Former American Cardinal Theodore McCarrick, who resigned last summer after being accused of sexual misconduct, has been defrocked by the Vatican, a move Pope Francis personally signed off on. The move to strip him of his Catholic clergy status is called being laicized by the Church, and means McCarrick can no longer present himself as a Catholic priest in any way.
As CBS News correspondent Seth Doane reports, laicization is the most severe punishment the Catholic Church can impose on clergy members, and McCarrick is the highest-ranking Catholic leader to be defrocked in modern times. Doane says to have the punishment come from Pope Francis himself makes it even more significant, as it cannot be appealed.
The punishment was officially handed down by the Church's Congregation for the Doctrine of the Faith and announced by the Vatican on Saturday morning.
"The Congregation for the Doctrine of the Faith, at the conclusion of a penal process, issued a decree finding Theodore Edgar McCarrick, archbishop emeritus of Washington, D.C., guilty of the following delicts while a cleric: solicitation in the Sacrament of Confession, and sins against the Sixth Commandment with minors and with adults, with the aggravating factor of the abuse of power," the Vatican confirmed in a statement.
The Church body "imposed on him the penalty of dismissal from the clerical state," the statement said, using the formal description of defrocking. The pope approved the guilty verdict and the penalty of laicization, making the decision impossible for McCarrick to appeal.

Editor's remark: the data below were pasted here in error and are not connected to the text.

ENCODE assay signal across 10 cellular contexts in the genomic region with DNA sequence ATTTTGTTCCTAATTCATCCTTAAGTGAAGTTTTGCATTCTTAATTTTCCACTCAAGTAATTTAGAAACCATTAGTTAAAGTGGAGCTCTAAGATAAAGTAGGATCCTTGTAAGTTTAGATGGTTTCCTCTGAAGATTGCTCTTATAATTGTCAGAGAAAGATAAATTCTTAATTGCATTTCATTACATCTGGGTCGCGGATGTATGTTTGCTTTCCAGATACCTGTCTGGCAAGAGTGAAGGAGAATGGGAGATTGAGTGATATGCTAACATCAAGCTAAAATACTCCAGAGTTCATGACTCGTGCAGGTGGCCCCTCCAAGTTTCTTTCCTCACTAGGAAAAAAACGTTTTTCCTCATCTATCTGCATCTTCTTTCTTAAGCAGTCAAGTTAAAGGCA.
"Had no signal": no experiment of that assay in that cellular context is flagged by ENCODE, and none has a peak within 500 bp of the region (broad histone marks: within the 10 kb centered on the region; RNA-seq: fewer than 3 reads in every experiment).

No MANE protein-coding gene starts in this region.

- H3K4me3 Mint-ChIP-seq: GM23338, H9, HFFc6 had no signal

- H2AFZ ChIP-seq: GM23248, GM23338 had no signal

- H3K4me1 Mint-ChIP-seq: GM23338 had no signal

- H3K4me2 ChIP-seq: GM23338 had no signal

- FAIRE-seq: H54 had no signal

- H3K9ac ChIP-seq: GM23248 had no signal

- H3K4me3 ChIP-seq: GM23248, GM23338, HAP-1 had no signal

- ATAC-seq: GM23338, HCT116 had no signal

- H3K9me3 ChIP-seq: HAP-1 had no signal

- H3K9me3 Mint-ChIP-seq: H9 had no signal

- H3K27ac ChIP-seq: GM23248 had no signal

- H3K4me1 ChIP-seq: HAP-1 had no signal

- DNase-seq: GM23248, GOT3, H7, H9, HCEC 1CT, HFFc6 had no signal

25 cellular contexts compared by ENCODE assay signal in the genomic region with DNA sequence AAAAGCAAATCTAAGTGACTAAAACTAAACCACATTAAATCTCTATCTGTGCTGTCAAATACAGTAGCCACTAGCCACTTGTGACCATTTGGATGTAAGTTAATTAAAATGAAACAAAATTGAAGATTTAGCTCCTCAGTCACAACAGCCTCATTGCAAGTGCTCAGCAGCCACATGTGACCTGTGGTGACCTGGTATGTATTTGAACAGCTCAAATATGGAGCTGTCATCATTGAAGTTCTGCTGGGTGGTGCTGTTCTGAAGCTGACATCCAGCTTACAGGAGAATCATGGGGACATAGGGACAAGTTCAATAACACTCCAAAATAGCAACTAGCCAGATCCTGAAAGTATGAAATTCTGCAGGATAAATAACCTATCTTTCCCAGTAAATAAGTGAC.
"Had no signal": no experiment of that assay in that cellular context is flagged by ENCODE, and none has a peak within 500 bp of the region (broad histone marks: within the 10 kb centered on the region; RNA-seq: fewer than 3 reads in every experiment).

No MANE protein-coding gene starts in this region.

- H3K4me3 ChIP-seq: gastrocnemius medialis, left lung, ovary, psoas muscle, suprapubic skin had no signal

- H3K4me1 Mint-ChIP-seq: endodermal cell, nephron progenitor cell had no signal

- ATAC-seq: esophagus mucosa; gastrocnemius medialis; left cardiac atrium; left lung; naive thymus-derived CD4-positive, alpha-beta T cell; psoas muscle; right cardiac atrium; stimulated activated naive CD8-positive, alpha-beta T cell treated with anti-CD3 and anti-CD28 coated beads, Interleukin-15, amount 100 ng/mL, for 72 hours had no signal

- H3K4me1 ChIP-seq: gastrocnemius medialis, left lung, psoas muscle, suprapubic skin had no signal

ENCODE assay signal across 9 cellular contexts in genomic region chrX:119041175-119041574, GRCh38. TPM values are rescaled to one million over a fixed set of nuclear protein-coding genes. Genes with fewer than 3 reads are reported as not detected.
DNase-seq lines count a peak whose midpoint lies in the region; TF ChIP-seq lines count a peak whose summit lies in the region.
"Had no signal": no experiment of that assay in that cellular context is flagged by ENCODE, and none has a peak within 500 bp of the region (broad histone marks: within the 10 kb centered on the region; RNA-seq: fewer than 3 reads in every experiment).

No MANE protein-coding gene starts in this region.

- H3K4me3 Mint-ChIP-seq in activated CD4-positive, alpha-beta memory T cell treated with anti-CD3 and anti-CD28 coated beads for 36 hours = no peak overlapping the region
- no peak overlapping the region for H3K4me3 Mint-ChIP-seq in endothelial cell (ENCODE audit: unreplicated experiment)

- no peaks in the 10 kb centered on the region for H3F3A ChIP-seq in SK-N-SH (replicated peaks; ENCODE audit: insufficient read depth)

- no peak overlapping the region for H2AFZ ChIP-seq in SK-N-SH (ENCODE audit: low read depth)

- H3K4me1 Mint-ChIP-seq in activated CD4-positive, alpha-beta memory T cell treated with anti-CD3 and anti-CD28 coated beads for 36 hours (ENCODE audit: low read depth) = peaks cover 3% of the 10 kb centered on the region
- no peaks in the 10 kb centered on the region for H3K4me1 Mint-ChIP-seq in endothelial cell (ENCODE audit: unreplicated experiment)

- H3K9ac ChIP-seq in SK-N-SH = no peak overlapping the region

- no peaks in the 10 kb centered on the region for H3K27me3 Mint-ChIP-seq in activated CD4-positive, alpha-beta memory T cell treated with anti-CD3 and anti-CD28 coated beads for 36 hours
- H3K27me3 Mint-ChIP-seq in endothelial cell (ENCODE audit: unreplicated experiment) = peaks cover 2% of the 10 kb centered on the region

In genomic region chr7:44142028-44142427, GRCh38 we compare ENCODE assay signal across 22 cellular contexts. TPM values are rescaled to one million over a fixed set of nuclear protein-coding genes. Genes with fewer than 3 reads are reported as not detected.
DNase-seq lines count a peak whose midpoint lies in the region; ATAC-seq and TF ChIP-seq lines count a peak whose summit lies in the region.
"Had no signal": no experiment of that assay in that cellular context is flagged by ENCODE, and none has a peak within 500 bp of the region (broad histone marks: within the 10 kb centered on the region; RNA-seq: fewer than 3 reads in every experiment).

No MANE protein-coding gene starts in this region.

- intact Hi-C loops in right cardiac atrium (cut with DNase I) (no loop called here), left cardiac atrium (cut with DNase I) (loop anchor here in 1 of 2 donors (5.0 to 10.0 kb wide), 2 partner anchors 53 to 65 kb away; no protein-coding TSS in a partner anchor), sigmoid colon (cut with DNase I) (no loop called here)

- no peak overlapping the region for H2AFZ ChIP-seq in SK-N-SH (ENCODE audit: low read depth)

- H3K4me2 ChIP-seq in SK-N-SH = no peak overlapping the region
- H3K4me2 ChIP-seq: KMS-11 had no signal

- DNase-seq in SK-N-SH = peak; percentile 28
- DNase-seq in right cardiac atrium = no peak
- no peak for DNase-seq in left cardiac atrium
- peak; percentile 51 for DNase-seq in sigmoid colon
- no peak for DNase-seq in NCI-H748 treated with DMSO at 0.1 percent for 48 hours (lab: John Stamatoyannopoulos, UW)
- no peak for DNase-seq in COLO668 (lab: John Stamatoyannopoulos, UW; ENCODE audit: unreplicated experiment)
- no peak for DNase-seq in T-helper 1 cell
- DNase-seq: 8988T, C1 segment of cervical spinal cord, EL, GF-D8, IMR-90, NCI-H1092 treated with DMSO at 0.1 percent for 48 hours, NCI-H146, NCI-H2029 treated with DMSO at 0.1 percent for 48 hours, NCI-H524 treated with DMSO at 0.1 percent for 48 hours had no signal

The emeritus archbishop of Washington, D.C., McCarrick was for years one of the most senior and high-profile Catholic leaders in the United States. He was directly involved in the Church's public efforts to address the sexual abuse crisis.
McCarrick's defrocking comes just five days beforeof bishops from across the globe, aimed at addressing the sex abuse crisis which the pope himself has acknowledged as a serious challenge to the Catholic community. It has also threatened his papacy.
Last year, the pope and other church officials were accused of covering up McCarrick's misconduct. In July, Francis stripped the U.S. prelate of his cardinal's title following multiple allegations of sexual abuse. One of his alleged victims was an 11-year-old boy. The Vatican said in the summer that Francis had ordered McCarrick to spend the rest of his days in a "life of prayer and penance."
More than 800 Catholic priests have reportedly been laicized since the sexual abuse scandal broke out into public view.
The alleged cover-up
A former student at the Pontifical American College, or NAC, Bishop Steven Lopes, said in September that he didn't believe the "parade of cardinals and bishops" who denied knowing about the sexual misconduct allegations swirling around McCarrick.
"I was a seminarian when Theodore McCarrick was named archbishop of Newark -- and he would visit the seminary often -- and we all knew," Lopes told Doane.
A 2006 letter revealed that the Vatican's ambassador to the U.S. was informed back in 2000 of "serious matters involving some of the students" at a seminary in New Jersey where McCarrick was archbishop.
McCarrick, a known sexual predator whose actions some say were an "open secret," was still allowed to repeatedly visit this elite seminary, and potentially put students at risk.
Archbishop John Myers ran the Newark archdiocese and oversaw the pay out of settlements in 2005 and 2007 to quiet allegations involving McCarrick.
He's also been the chairman of the NAC's board since 2006. He told CBS News by phone last year that he had informed the college about McCarrick, though would not say when.
There are no public allegations that McCarrick abused anyone at the NAC, but that a known predator was allowed to roam free is another example that despite evidence of a threat, the Catholic hierarchy did not act.